Atlantic to Release Campbell’s ‘Banned’ : Rap: ‘We believe in free speech too,’ Atlantic chief Doug Morris says. But the contract doesn’t require distribution of records ‘too rough for us.’

Atlantic Records, one of the nation’s most successful record companies, has agreed to release “Banned in the U.S.A.,” the new single by the leader of the controversial rap group 2 Live Crew.

The action means that 2 Live Crew and its leader, Luther Campbell, will be aligned for the first time with a major U.S. record label.

Until now, the group’s records--including “As Nasty as They Wanna Be,” which was declared obscene June 6 by a U.S. District judge in Ft. Lauderdale, Fla.--have been distributed by Campbell on an independent level.

“When I saw Luther Campbell getting put in the back of a police car after a concert, it was a terrible thing,” said Doug Morris, president of the New York-based record company.


“I think all of us in the industry have been a little late in taking a position on this. So when I heard ‘Banned in the U.S.A.,’ I thought it was such a sensational statement that it was important for a major record label to stand behind Luther and say, ‘We believe in the rights of free speech, too.’ ”

Campbell has maintained in interviews that his albums wouldn’t have been removed from hundreds of record stores around the country if he and 2 Live Crew were tied to a major label because that label, with its vast financial and legal resources, could refuse to sell its other albums to those chains in retaliation. Atlantic’s talent roster includes such major sellers as Phil Collins, Debbie Gibson and Robert Plant.

Though no details of the contract were announced, a source close to the negotiations described Atlantic’s “multimillion package” as one of the largest ever for an independent label.

“It’s good to see that major corporations are not afraid to defend the First Amendment,” Allen Jacobi, attorney for Campbell’s company, said Friday in a phone interview from his office in Miami. “It’s a brave step for Atlantic.”


The move, however, was immediately attacked by Florida anti-obscenity crusader Jack Thompson, who engineered the original campaign against Campbell in Florida.

“It’s good news and it’s bad news,” he said in a phone interview Friday. “The bad news is that Atlantic has cast their lot with dirt bags . . . . The good news is Time Warner (which owns Atlantic Records) is a nice, juicy target for a consumer attack.”

Morris said Atlantic’s deal with Campbell is more of a “partnership” than distribution deal. “We’re not bound to distribute everything,” he said. “Some things may be too rough for us, so we will look at the material on a record by record basis.”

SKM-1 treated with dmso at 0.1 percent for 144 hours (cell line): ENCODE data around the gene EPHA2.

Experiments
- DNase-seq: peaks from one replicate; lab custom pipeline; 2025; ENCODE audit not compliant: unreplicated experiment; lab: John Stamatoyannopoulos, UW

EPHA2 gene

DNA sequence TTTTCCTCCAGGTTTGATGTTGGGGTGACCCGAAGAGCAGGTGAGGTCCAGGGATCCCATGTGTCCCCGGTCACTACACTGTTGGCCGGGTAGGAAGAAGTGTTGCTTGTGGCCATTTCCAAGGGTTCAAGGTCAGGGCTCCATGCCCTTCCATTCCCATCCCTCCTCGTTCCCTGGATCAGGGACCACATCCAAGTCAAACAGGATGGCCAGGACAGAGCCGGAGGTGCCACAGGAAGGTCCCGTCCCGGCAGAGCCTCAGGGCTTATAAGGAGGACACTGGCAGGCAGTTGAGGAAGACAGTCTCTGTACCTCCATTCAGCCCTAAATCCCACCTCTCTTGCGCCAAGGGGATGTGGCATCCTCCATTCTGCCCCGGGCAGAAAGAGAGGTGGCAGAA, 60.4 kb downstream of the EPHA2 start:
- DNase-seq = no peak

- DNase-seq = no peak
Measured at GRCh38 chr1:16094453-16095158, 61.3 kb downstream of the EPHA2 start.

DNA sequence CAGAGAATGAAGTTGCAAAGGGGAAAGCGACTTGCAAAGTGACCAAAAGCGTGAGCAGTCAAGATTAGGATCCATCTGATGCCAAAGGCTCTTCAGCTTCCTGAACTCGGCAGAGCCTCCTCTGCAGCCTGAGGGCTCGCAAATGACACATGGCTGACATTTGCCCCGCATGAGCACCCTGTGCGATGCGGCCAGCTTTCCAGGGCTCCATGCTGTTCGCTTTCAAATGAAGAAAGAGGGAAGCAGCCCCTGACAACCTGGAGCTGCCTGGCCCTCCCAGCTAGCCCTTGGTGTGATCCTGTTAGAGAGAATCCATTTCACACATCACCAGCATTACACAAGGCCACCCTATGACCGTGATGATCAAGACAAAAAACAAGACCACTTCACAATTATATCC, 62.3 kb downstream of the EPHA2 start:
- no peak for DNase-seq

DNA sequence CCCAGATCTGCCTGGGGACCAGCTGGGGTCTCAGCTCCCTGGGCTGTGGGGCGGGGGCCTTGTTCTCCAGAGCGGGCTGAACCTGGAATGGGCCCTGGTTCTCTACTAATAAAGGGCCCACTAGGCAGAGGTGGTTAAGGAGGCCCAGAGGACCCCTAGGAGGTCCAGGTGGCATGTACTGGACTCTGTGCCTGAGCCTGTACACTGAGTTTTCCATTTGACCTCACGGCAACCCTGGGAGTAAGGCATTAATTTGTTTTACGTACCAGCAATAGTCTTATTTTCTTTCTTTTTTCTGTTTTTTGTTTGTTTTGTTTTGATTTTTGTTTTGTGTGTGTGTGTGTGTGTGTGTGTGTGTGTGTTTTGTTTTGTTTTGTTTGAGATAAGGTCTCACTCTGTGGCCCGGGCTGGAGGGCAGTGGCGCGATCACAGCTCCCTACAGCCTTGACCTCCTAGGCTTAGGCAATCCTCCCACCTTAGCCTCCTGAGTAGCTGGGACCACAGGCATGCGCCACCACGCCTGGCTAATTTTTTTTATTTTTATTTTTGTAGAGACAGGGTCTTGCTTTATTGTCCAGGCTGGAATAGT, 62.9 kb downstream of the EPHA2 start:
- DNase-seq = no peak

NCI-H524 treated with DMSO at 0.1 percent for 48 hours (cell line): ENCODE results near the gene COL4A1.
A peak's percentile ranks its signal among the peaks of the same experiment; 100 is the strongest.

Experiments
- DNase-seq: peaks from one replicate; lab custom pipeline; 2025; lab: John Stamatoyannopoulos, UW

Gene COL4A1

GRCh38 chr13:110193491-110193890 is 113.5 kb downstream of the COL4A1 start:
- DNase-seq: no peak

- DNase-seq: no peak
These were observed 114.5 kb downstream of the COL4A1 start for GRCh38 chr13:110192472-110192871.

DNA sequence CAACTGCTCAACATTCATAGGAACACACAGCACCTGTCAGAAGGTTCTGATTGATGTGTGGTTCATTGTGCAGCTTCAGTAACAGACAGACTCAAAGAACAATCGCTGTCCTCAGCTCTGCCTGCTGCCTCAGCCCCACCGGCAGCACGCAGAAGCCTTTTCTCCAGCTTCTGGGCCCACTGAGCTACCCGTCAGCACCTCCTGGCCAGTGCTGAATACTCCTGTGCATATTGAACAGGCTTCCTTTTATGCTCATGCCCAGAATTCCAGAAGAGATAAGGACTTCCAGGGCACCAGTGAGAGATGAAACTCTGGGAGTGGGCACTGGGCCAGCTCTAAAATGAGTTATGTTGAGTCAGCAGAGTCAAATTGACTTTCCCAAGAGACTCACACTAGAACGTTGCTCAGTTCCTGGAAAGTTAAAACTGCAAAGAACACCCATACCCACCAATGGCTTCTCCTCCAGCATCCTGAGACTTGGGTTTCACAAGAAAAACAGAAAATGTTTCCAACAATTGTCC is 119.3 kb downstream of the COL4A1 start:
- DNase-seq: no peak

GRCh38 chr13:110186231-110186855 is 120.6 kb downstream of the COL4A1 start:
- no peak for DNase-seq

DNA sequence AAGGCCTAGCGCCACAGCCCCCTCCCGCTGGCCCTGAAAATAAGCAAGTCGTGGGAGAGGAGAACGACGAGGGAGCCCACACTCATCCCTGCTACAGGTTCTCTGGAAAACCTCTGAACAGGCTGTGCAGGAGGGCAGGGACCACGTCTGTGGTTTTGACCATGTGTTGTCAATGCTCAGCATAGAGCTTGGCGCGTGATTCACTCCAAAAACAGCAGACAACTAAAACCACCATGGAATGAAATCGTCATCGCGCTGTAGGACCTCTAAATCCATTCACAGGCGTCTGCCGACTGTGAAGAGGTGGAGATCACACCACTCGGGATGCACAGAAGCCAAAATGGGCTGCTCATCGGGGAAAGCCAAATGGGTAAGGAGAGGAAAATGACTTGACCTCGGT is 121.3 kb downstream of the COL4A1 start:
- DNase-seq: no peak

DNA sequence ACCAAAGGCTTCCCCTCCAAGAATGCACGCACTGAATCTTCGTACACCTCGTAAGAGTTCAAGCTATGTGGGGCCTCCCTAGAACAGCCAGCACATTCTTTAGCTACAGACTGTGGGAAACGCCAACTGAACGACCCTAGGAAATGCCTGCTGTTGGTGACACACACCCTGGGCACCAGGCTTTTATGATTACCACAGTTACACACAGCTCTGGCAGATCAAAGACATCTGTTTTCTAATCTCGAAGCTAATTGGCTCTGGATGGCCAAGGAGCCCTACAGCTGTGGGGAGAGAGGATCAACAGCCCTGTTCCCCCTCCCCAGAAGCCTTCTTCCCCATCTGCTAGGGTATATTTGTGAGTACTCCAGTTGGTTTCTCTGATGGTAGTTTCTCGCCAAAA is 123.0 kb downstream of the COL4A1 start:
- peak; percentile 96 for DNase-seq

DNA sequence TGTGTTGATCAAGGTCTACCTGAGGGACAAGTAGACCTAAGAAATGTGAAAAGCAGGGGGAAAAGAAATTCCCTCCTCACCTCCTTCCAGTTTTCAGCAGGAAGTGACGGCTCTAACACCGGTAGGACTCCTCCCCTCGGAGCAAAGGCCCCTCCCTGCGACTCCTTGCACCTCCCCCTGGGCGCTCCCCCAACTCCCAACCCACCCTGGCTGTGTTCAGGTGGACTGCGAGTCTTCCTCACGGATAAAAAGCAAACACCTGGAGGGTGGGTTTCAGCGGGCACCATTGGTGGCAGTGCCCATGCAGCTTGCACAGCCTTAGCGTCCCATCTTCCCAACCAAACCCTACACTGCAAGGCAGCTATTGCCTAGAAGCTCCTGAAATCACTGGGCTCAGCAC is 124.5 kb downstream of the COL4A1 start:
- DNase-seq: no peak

The new rap single, a reaction to the legal problems surrounding 2 Live Crew that utilizes the melody of Bruce Springsteen’s “Born in the U.S.A.,” is due to be released Wednesday, the Fourth of July.

The new contract between Atlantic and Luke Records--Campbell’s label--only involves new product, not “Nasty” and other previous albums, Jacobi said.

Meanwhile, a San Antonio, Tex., record store owner has been charged with promotion and sale of obscenity in connection with rap group’s “Nasty” album.

Sgt. Roy Cheatham, a spokesman for the San Antonio Police Department, said Friday that the vice squad filed obscenity charges Thursday night with the city district attorney against Hogwild Records owner Dave Risher after receiving a complaint from a local citizen that Risher sold him a copy of the album that had been declared obscene June 6 by a U.S. District Court in Ft. Lauderdale, Fla.

The misdemeanor complaint was filed June 21 by Patrick Weaver, 20, a local resident and son of Teresa Weaver, the head of a San Antonio organization named Citizens Against Pornography. Weaver’s mother announced her intention to purchase the “Nasty” tape from Hogwild on a local radio talk show prior to the transaction. Weaver couldn’t be reached Friday for comment.


Risher--who had publicly defied recent attempts by local authorities to pressure him to voluntarily remove the “Nasty” album from his store--told The Times on Friday that he believes the police action is politically motivated.

To convict Risher, who vows to continue selling the “Nasty” album as a matter of principle, the state must prove that the “Nasty” album violates Texas state obscenity standards.